Matterhorn: A Novel of the Vietnam War. By Karl Marlantes. New York, Atlantic Monthly Press, 2010. Glossary of Weapons, Technical Terms, Slang and Jargon. Pp. 598. $24.95 ISBN-13:978-0-8021-1928-5
This novel follows a U.S. Marine infantry platoon cherry lieutenant named Mellas who in 1969 maneuvered his troops in and around the demilitarized zone (DMZ) that separated the two Vietnams. The novel touches almost every human emotion and wartime experience--pain, exhaustion, sorrow, guilt, fear, hatred, disease, starvation, wounds large and small, and, finally, death, slow and quick. The author shows the dreariness of life in the boonies, with the confining triple-canopied jungle and the often incomprehensive decisions of rear echelon leadership juxtaposed against the reality of the situation at the battlefront. Besides enduring murderous enemy gunfire and mortars, the Marines had to cope with nature--mosquitoes, leeches, humidity, cold, tigers, other wildlife, and unrelenting torrential rains.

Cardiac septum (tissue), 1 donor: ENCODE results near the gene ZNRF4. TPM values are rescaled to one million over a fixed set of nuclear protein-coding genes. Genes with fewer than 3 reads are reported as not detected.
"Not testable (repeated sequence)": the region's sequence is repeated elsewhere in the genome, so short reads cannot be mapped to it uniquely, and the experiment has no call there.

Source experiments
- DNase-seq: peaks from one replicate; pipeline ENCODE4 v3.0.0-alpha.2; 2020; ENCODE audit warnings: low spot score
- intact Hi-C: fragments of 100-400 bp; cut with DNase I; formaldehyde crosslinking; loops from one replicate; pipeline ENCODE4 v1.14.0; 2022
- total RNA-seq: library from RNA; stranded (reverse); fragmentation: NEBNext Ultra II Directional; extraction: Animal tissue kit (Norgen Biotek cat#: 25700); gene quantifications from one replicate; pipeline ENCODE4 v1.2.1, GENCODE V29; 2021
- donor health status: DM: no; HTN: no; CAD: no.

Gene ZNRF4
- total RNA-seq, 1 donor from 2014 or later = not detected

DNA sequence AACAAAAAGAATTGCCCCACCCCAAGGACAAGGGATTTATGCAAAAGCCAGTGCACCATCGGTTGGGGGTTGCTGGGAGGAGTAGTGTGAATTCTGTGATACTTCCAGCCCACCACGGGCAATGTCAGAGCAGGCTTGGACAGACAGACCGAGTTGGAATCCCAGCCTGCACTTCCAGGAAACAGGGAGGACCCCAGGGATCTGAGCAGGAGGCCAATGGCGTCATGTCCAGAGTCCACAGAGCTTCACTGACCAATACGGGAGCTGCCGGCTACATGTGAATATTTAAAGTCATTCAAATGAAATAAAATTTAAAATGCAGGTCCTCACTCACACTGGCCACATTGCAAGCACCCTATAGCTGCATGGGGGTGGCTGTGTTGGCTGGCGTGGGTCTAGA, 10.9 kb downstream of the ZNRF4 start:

The reader has a front row seat into the reality of battle in the bush, where the enemy might not be even discernable when confronted; where those Marines not killed, maimed, or wounded, fire back into the dark impenetrable jungle hoping against hope to blast some human target to Hades. These daring and heroic souls venture well beyond their artillery coverage to confront ambushes laid down by some of Asia's most seasoned and professional troops from the North Vietnamese Army (NVA). All this to capture, abandon, and then recapture a strategically situated hill called Matterhorn, which offered a clear view of some close-in valleys and small streams along the Laotian and Vietnamese border. The marines planned to use Matterhorn as a firebase for launching artillery.
The Marines, exhausted from many days of conducting operations in outlying areas without adequate food or water, were ordered to build substantial sandbagged bunkers and holes, to establish a protective berm, and to create an essential line of fire. That they were then directed to dismantle their bunker works and move off Matterhorn led to serious grumblings from the troops and junior officers. After a stand-down in base camp that lasted less than forty-eight hours and that included drinking bouts and marijuana smoking, the Marines were ordered out to the jungle again to assault the recapture Matterhorn.
By this time, however, the hill had been occupied by NVA regulars who were making use of the...